Imagining works of art that relate closely to the surrounding architecture sometimes gives rise to forms of expression that occupy the walls themselves. In the 1960s, artists saw wall paintings as an alternative to paintings, which were seen as the custodians of centuries of tradition. In parallel to the movable works on show on the stands, four monumental all-over compositions by four Swiss artists will be featured on the north and south walls of the Grand Palais nave.
Renate Buser (b 1961, Aarau) produces monumental photos that provide an offbeat take on space and volume. After her studies in Basel and Venice (1982-88) and numerous residencies in the 90s in Paris, Grisons (Switzerland), Montreal, Berlin and Tokyo, she now lives and works in Basel. Since 2011, she has been spending a lot of time travelling, searching for examples of modernist and Brutalist buildings to photograph. Her main focus is on architecture; her large-scale installations, which are based on elements of existing constructions, are positioned so as to question our relationship with reality. The large format images that comprise the installations are placed on the façades of buildings and often make use of trompe-l'œil or mise en abyme effects. Some of her works are permanent (Basel, Lausanne, Geneva and Thoune in Switzerland), whereas others are produced to meet a temporary requirement. For the fair, Renate Buser reveals what was concealed by the walls at the end of the lateral naves with a series of staircases whose profiles are enhanced by a play of shadows.
The project is funded by the Hans and René Müller Meylan Foundation, (Basel), Fondation Ernst and Olga Gubler-Hablützel (Zurich)
Represented by Galerie C in Neuchâtel, Christian Gonzenbach (b 1975, Geneva) unfurls a collection of "human things" across the wall, strange objects that question our identity as a homo faber (a man who makes). At the crossroads of natural sciences and the art of science, Gonzenbach is like a researcher: his production takes forms that are as variable as the experiments that intersperse his career. Although his means of expression are multiple, each is marked by a desire to apprehend the world using unconventional means and to show it in uniquely different ways. His work, driven by the daily observation of life in the widest meaning of the term, an insatiable curiosity, a poetic imagination and a constant need to be doing something new, swings between the human, animal and plant worlds, regularly highlighting the human traits we attribute to objects or animals, or conversely man's animal side. After studies in biology, Christian Gonzenbach decided in 1995 to study ceramics in Geneva (where he lives and works today) before going on to obtain a Master of Arts in London.
Since the end of the 19th century, man has been fascinated by technical progress. Machines have become a source of inspiration and a recurrent motif in art. Synonymous with progress and development, they have often been glorified, but they have equally been judged as a factor of enslavement. After receiving a Leenaards grant, Sébastien Mettraux (b 1984, Vallorbe) - who trained between 2006 and 2012 in Lausanne and Geneva - has in turn been celebrating the machine. His choice of subject is less motivated by questions of modernity than by the curiosity which machines give rise to. His aim is not so much to be the champion of technology, or to criticise it, but rather to portray the landscapes of the north of the Vaud canton through the prism of industrialisation. From Nespresso to the clockmaking industry, the machines are treated identically: they are decontextualized, but with unchanged colours and shapes. There is no sign of patina in the oils he finely applies with a brush. So, far from landscapes that portray a bucolic vision of a countryside made up of winding roads and verdant hills, Mettraux paints the industrial heritage which is omnipresent in his part of Switzerland (he lives and works in Vallorbe) on large format canvases. The project is funded by Jaquemart Genève and Cité Gestion SA, Genève-Lausanne-Zürich.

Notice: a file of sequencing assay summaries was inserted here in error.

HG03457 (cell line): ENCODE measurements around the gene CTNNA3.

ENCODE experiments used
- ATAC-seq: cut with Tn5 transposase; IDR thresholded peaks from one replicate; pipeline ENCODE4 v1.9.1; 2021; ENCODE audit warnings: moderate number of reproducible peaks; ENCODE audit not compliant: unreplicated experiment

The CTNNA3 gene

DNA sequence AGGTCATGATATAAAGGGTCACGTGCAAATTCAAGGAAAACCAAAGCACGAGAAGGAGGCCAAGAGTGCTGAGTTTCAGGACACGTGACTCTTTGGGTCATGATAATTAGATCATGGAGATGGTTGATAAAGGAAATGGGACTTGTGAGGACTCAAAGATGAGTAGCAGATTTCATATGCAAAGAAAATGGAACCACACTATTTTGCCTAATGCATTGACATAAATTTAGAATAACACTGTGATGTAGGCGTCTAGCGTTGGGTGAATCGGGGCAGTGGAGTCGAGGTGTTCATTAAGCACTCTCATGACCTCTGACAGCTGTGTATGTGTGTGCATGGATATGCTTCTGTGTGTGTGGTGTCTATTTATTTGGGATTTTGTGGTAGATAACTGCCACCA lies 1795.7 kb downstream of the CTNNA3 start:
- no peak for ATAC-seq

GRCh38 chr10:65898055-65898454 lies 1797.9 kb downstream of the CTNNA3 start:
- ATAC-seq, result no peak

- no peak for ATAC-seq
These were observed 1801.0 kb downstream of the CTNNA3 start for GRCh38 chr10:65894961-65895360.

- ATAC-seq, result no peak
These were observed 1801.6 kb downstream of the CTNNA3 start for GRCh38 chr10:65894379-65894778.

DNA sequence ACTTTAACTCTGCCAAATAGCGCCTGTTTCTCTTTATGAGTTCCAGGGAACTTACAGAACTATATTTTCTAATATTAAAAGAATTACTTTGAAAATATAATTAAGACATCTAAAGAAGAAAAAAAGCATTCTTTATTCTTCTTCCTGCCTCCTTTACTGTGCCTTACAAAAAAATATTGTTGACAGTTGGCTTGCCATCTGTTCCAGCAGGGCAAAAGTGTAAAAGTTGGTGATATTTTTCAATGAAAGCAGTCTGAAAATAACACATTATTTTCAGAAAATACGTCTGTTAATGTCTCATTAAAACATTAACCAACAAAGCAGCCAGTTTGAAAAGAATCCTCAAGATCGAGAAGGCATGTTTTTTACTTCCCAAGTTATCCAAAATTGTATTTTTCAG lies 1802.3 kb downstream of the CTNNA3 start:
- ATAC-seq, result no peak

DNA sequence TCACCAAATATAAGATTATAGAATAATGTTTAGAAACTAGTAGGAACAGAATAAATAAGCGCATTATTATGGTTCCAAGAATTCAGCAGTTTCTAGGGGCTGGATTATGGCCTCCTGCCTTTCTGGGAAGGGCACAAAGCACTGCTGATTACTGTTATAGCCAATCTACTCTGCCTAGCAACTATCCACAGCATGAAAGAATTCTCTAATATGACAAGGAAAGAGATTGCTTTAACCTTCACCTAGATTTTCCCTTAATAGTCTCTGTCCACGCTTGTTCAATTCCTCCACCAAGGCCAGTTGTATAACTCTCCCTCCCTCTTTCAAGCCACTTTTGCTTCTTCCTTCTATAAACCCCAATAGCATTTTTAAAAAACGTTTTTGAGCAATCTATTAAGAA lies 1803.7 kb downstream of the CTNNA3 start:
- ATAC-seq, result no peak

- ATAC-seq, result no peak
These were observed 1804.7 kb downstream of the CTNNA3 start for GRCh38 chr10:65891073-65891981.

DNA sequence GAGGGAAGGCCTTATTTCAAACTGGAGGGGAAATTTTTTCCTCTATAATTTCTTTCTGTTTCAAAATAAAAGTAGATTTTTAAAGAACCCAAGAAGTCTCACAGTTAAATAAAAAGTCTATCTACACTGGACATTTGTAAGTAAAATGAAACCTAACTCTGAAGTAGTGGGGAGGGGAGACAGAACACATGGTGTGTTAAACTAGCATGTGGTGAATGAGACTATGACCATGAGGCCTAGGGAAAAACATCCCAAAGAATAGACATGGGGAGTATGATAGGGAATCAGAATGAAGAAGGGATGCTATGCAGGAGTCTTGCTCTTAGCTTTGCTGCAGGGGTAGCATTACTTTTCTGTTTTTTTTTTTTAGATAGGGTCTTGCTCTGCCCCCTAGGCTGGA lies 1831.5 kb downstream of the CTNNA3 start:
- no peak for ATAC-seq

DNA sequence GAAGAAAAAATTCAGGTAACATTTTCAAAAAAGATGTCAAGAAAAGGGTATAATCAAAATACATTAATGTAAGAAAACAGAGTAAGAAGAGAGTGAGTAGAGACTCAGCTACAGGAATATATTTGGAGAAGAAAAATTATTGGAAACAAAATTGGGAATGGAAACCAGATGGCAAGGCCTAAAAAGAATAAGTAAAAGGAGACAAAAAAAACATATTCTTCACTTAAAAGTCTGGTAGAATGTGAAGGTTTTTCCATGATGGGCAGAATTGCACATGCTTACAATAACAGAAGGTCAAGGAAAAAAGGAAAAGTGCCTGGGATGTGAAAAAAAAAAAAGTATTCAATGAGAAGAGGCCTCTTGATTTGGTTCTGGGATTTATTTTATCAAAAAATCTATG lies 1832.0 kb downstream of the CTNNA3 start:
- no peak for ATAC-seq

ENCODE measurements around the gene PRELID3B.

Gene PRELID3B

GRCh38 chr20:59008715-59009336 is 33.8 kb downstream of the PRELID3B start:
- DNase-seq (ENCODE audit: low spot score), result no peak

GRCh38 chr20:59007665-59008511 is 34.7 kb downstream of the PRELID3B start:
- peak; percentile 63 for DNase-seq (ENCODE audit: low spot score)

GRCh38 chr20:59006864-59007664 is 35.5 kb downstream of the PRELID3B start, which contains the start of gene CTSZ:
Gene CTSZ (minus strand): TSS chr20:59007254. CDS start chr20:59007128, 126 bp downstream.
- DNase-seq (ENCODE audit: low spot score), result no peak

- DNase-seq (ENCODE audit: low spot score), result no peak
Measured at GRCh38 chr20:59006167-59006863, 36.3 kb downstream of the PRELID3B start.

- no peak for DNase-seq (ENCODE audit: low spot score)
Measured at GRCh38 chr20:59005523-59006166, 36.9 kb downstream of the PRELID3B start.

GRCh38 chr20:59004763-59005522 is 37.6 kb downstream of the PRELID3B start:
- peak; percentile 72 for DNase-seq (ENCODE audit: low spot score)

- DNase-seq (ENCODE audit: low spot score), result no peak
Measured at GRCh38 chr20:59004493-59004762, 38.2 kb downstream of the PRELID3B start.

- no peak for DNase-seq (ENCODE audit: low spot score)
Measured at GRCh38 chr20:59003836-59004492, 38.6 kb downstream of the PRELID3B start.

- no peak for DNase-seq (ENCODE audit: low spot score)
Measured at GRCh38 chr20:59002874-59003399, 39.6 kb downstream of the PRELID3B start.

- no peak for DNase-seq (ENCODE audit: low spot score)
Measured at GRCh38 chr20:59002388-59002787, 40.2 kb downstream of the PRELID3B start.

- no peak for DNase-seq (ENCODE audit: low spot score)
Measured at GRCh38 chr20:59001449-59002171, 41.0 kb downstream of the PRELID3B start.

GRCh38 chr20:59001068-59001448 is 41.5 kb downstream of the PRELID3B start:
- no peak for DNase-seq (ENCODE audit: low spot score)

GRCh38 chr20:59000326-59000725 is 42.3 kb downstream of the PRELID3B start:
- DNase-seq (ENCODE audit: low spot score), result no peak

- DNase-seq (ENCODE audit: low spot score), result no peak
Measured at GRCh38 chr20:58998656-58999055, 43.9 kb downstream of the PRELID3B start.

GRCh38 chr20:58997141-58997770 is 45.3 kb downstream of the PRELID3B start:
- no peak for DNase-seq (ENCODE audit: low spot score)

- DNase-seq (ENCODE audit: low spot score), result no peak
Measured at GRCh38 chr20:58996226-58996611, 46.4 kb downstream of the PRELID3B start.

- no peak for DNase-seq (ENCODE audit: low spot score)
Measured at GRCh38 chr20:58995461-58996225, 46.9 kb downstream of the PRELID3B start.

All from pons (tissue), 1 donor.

Represented by Mai 36 Galerie in Zurich, Christoph Rütimann (b 1955, Zurich) lives and works in Müllheim in Turgovie (Switzerland). He trained in Lucerne from 1976 to 1980 and represented Switzerland at the Venice Biennale in 1993. Whether he is drawing, doing performance art or making video art, his first interest is the line. Painted and juxtaposed in an exhibition, his lines can take the form of a regular geometric outline, or become sculptural as they run around the corner of a wall. When he uses a camera, what really interests him is the path followed by the line. His photographic installation Chi ha detto che il giallo non è bello (Who said that yellow wasn't beautiful) (1983/90) is made up of a series of photos taken in auto mode once he had thrown the camera in the air and while running along a predetermined line. In his video work, he obliges the camera to follow architectural lines such as cornices or handrails to produce images that actions predetermine, but which are random as far as the result is concerned.